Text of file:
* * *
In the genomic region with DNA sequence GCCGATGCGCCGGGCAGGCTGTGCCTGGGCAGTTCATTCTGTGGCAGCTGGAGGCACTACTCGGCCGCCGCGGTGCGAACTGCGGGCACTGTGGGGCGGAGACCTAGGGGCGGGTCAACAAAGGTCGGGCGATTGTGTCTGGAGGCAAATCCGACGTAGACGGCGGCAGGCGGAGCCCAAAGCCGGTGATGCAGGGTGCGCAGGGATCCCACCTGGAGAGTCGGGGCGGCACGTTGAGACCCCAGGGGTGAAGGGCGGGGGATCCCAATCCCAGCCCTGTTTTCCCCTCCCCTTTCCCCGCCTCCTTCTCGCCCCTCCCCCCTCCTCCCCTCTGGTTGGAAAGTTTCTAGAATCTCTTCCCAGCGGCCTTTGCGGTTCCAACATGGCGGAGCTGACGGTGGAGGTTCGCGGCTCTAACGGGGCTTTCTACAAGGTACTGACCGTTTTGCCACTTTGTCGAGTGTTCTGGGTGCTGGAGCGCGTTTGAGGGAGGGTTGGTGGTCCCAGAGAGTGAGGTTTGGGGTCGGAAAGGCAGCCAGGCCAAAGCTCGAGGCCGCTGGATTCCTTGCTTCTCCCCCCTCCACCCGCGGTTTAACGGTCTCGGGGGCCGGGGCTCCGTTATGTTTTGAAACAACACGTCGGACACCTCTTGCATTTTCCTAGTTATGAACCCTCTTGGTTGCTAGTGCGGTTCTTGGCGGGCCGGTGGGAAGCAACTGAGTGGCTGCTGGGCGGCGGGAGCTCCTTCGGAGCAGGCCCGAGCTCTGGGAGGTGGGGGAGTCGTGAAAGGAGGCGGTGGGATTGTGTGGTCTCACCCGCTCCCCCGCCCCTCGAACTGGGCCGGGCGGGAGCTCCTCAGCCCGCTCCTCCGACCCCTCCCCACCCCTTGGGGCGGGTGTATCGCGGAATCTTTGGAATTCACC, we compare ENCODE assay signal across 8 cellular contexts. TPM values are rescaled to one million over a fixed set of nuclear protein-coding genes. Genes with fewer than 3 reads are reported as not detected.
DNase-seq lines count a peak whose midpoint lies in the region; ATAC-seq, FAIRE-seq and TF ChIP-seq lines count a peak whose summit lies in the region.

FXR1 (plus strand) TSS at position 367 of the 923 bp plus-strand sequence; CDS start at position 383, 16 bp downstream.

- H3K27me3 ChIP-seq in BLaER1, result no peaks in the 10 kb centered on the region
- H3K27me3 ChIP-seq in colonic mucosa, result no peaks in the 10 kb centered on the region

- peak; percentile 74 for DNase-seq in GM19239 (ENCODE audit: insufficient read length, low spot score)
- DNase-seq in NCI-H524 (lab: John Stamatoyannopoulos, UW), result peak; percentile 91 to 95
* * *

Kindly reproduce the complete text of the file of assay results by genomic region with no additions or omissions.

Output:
In the genomic region with DNA sequence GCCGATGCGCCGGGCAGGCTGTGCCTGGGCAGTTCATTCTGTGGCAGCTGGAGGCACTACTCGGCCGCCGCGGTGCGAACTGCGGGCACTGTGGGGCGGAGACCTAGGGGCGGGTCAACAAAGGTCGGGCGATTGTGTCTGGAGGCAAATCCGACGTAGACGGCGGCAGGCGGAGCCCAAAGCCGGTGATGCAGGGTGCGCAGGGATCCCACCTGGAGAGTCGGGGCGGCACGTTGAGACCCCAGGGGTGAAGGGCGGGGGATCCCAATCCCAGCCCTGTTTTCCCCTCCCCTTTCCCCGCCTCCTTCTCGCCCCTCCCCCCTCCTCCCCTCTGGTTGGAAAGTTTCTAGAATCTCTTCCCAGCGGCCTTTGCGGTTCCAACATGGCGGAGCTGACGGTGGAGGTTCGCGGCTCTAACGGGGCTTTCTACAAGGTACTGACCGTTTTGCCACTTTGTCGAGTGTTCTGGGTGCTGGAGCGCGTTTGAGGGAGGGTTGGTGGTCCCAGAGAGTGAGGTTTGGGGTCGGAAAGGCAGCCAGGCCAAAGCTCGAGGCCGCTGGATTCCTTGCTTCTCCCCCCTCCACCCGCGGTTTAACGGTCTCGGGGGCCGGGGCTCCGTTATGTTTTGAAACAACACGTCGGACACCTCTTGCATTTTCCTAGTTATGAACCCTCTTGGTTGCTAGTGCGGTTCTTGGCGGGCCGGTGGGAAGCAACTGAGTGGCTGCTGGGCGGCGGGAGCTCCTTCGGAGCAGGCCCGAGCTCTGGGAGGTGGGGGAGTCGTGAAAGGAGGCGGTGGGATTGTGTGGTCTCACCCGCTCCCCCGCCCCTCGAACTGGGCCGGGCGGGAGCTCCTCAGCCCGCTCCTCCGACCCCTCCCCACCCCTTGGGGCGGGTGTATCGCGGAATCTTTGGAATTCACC, we compare ENCODE assay signal across 8 cellular contexts. TPM values are rescaled to one million over a fixed set of nuclear protein-coding genes. Genes with fewer than 3 reads are reported as not detected.
DNase-seq lines count a peak whose midpoint lies in the region; ATAC-seq, FAIRE-seq and TF ChIP-seq lines count a peak whose summit lies in the region.

FXR1 (plus strand) TSS at position 367 of the 923 bp plus-strand sequence; CDS start at position 383, 16 bp downstream.

- H3K27me3 ChIP-seq in BLaER1, result no peaks in the 10 kb centered on the region
- H3K27me3 ChIP-seq in colonic mucosa, result no peaks in the 10 kb centered on the region

- peak; percentile 74 for DNase-seq in GM19239 (ENCODE audit: insufficient read length, low spot score)
- DNase-seq in NCI-H524 (lab: John Stamatoyannopoulos, UW), result peak; percentile 91 to 95